June 24, 2016 Last Updated 3:39 pm

It’s a new world now, as the UK votes to exit the European Union

The US wakes up to falling stock markets, a collapsing British Pound, and the prospects that the UK’s own version of Donald Trump may be the next resident of 10 Downing Street

The English have gone and done it. They played with matches and now much of the world, at the financial world, is in flames this morning. Those in the US that hadn’t given much thought to yesterday’s Brexit vote in the UK are waking up this morning to face collapsing stock markets, a collapsing (though somewhat recovering) British Pound, and the resignation of the Prime Minister David Cameron.

UK-tabs-6-24Voters shocked the polls (again) and did the unthinkable, voted to have the United Kingdom leave the European Union. The vote was fairly close, 52-48 percent, but the reverse of what had been expected right up until the votes began to be counted. Neil Farage, leader of the far-right party UKIP, even conceded defeat before reversing himself too late for The Sun, which ran an early edition front page with the news.

As the results trickled in it looked like ‘Remain” would, indeed, win and so investors drove up the value of the Pound in celebration. At one point the Pound was trading above $150. But then reality set in and the Pound’s value collapsed in value, dropping over 10 percent in value within a few hours.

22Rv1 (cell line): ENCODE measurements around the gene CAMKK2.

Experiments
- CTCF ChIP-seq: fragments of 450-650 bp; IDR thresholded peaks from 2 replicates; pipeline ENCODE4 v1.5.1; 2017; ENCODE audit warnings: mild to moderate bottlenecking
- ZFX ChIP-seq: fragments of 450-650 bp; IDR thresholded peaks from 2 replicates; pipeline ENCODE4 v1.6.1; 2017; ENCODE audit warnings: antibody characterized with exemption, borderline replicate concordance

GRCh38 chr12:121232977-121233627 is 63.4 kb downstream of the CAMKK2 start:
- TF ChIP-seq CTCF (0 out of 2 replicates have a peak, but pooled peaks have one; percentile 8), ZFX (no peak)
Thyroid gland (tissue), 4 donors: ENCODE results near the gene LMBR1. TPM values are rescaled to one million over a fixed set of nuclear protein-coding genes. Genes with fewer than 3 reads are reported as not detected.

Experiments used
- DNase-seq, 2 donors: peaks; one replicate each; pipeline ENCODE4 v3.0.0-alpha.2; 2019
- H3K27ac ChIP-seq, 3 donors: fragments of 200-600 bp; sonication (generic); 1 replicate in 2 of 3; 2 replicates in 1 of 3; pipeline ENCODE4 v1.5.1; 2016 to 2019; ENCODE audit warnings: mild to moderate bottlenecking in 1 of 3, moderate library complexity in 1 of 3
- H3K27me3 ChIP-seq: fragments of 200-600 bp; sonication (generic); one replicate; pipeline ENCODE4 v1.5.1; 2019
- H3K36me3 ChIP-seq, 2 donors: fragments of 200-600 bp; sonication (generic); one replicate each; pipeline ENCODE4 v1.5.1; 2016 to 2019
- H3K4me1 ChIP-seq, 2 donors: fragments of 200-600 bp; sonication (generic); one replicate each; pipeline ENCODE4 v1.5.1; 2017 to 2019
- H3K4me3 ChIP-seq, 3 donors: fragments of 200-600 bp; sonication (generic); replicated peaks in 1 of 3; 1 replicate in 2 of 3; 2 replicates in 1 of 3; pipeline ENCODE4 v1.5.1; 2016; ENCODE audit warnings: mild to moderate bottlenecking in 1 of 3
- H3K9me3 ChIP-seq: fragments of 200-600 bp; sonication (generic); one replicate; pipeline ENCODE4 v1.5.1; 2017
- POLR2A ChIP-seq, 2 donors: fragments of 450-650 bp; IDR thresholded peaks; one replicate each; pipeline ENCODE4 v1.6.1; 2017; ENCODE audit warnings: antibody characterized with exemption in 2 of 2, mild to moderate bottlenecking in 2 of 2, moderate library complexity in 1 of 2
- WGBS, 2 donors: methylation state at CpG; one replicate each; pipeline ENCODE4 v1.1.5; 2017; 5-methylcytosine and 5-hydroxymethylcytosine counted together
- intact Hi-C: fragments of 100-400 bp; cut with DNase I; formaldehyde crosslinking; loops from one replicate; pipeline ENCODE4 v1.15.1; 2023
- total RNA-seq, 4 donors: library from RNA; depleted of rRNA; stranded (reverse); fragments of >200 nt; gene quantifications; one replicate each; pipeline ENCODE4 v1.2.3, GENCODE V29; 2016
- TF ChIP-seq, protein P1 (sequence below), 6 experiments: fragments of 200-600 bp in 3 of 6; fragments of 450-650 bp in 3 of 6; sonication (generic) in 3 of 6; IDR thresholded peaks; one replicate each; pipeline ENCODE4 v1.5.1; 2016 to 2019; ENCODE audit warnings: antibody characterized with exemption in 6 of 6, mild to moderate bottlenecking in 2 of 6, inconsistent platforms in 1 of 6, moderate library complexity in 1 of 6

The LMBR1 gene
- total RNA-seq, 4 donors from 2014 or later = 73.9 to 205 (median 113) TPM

Also sinking have been world stock markets. The FTSE in the UK was down over 5 percent at various points today, the German DAX over 7 percent, and the French CAC down 8 percent. The worst performing market is in Italy where the FTSE Italia is down over 9 percent.

In the US, Dow futures point to the market opening over 500 points to the negative.

Because the Bank of England had been forced to contemplate what a vote for ‘Leave’ would mean, and was ready to reassure the markets that they would intervene if necessary, the FTSE has actually recovered somewhat. But other world markets were caught by surprise and so have been in hit by larger declines.


For Americans, the news from overseas has ominous consequences. Not only are their investment and retirement accounts about to take a hit, but the fact that the Brits did the unthinkable means the same thing could happen here.

This was not lost on Donald Trump, who tweeted his delight in the vote:

But ever ignorant of the facts, Trump apparently did not realize that the Scots actually voted strongly to remain in the EU. In fact, a map of the voting shows that in and around London the vote was overwhelmingly in favor or ‘Remain’, as if was in Scotland and Northern Ireland. But elsewhere, the English and Welsh voted overwhelmingly for ‘Leave’. As one journalist remarked last night, now the UK looks as divided politically as the US.


       The Sun’s early edition points to Brexit defeat.

There will now be pressure to have a second independence vote for Scotland, and Sinn Féin has already called for a vote in Northern Ireland on the question of reuniting with Ireland, an EU member.